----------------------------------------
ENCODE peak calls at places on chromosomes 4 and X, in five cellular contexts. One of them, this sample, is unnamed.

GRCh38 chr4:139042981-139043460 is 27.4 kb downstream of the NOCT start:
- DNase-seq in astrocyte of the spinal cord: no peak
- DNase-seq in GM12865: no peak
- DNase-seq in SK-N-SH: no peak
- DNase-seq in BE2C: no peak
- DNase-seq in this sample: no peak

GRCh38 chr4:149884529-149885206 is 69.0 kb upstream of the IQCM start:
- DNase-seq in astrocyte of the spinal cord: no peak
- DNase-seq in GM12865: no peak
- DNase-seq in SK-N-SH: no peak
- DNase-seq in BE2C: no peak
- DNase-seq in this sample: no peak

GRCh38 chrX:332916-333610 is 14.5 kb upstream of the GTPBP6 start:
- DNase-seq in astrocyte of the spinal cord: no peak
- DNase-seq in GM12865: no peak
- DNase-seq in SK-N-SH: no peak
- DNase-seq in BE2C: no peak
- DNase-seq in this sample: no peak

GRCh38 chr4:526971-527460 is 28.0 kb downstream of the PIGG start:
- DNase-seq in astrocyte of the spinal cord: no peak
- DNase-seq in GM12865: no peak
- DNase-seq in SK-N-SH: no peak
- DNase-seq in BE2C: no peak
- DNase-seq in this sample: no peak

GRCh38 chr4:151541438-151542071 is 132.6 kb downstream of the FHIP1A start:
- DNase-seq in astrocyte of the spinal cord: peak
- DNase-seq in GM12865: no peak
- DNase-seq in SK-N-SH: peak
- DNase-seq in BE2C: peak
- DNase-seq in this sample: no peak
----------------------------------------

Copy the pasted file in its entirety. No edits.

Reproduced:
ENCODE peak calls at places on chromosomes 4 and X, in five cellular contexts. One of them, this sample, is unnamed.

GRCh38 chr4:139042981-139043460 is 27.4 kb downstream of the NOCT start:
- DNase-seq in astrocyte of the spinal cord: no peak
- DNase-seq in GM12865: no peak
- DNase-seq in SK-N-SH: no peak
- DNase-seq in BE2C: no peak
- DNase-seq in this sample: no peak

GRCh38 chr4:149884529-149885206 is 69.0 kb upstream of the IQCM start:
- DNase-seq in astrocyte of the spinal cord: no peak
- DNase-seq in GM12865: no peak
- DNase-seq in SK-N-SH: no peak
- DNase-seq in BE2C: no peak
- DNase-seq in this sample: no peak

GRCh38 chrX:332916-333610 is 14.5 kb upstream of the GTPBP6 start:
- DNase-seq in astrocyte of the spinal cord: no peak
- DNase-seq in GM12865: no peak
- DNase-seq in SK-N-SH: no peak
- DNase-seq in BE2C: no peak
- DNase-seq in this sample: no peak

GRCh38 chr4:526971-527460 is 28.0 kb downstream of the PIGG start:
- DNase-seq in astrocyte of the spinal cord: no peak
- DNase-seq in GM12865: no peak
- DNase-seq in SK-N-SH: no peak
- DNase-seq in BE2C: no peak
- DNase-seq in this sample: no peak

GRCh38 chr4:151541438-151542071 is 132.6 kb downstream of the FHIP1A start:
- DNase-seq in astrocyte of the spinal cord: peak
- DNase-seq in GM12865: no peak
- DNase-seq in SK-N-SH: peak
- DNase-seq in BE2C: peak
- DNase-seq in this sample: no peak